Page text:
Michigan's infrastructure crisis: Bridges are on the brink - WNEM TV 5

Michigan's infrastructure crisis: Bridges are on the brink of failure

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Chances are you cross at least one bridge every day and you likely don't think much about it.

But maybe you should.

Because statistics have found one of every four bridges in our state is dangerously close to its breaking point.

In Genesee County, the statistics are even more staggering.

"What we're seeing are the symptoms of a decaying infrastructure," said John Daly, the Genesee County Road Commission manager.

One of every two bridges is structurally deficient or functionally obsolete, meaning they are no longer fit for the job.

"I've had concrete fall off bridges. I have bridges that were concrete bridges that actually had holes in them," explained Daly.

In fact, a metal plate on Linden Road over the Flint River covers one of those holes.

"We still take chances of coming across it," said Flint resident Tami Copeland.

The Michigan Infrastructure and Transportation Association analyzed data statewide.  Genesee County ranks second on the list with the number of bridges that are in dire need.  Just to the north, Saginaw County ranks seventh, with one in three bridges in need.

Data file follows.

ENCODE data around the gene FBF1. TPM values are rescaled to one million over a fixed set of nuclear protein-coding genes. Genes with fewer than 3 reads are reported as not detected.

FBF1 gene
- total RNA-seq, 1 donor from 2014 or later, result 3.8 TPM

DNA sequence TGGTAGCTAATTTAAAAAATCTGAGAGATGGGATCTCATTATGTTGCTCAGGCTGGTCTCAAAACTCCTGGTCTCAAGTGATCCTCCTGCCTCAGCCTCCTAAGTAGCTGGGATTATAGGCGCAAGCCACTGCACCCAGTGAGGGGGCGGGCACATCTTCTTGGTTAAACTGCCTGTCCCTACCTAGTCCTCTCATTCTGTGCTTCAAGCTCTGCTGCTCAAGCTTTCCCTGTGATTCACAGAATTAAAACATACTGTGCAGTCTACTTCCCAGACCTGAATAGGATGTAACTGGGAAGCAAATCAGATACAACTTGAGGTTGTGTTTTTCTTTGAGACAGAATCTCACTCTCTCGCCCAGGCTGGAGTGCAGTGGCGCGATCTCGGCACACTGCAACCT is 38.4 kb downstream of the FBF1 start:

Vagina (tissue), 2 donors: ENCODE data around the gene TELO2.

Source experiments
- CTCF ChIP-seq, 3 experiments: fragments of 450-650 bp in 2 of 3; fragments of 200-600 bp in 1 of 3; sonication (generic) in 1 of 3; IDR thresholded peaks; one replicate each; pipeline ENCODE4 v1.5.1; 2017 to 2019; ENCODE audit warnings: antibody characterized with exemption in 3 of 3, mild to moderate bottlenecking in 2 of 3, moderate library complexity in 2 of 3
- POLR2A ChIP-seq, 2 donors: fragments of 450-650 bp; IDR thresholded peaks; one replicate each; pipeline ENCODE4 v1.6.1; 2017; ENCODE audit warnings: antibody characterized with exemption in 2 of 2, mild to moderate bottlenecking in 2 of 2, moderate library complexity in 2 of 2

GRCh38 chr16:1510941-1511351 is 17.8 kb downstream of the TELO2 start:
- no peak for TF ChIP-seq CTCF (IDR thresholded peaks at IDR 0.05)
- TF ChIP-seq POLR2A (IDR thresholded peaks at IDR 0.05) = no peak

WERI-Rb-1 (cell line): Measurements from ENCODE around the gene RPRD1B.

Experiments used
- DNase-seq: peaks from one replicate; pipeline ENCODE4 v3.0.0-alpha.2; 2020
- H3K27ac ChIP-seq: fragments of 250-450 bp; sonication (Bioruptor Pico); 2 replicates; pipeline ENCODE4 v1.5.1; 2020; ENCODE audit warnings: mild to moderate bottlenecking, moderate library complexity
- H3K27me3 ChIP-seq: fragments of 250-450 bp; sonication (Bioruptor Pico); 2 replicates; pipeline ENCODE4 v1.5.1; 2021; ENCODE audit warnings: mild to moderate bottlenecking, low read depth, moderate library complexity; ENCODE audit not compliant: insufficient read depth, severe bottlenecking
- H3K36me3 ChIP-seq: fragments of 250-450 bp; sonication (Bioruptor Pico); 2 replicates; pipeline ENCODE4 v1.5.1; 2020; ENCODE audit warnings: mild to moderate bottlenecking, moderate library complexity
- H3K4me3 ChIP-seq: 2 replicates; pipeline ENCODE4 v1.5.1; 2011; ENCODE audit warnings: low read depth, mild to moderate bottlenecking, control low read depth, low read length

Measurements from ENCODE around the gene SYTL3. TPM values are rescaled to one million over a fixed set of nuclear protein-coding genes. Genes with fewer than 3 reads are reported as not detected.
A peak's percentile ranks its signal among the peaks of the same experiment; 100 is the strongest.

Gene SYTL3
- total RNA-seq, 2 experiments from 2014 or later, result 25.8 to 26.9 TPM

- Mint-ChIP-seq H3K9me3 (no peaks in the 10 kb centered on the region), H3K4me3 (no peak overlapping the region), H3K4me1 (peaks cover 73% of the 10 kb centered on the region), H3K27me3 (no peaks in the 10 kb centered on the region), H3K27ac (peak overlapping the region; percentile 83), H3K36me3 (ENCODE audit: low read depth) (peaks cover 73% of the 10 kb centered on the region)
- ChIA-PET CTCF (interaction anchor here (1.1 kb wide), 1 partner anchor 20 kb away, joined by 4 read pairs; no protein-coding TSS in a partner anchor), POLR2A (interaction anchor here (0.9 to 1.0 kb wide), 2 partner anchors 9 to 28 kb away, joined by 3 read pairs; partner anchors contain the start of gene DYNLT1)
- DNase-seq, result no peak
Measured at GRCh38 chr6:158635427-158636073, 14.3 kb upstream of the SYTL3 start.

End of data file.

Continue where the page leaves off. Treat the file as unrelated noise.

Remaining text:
"We're going in the wrong direction right now. The numbers continue to escalate each year we do nothing," said Mike Nystrom with the Michigan Infrastructure and Transportation Association.

Local road commissions say the money is just not there and they hope this report is an eye-opener for each and every one of us who use the bridges, and for us to urge lawmakers to invest in the state's infrastructure

"What that really means is for right now, we're OK. But this is a warning call," said Daly.

Daly said if there's ever a question about a bridge not being safe, he will close it.

On Wednesday, the Michigan State House of Representatives will vote on a revenue package that would increase funding into Michigan roads and bridges by $500 million a year.

Daly says that could be a good start. But in order to get roads back in good condition, he said the estimates show it will take $1.3 billion on top of what is already allocated to infrastructure improvements.

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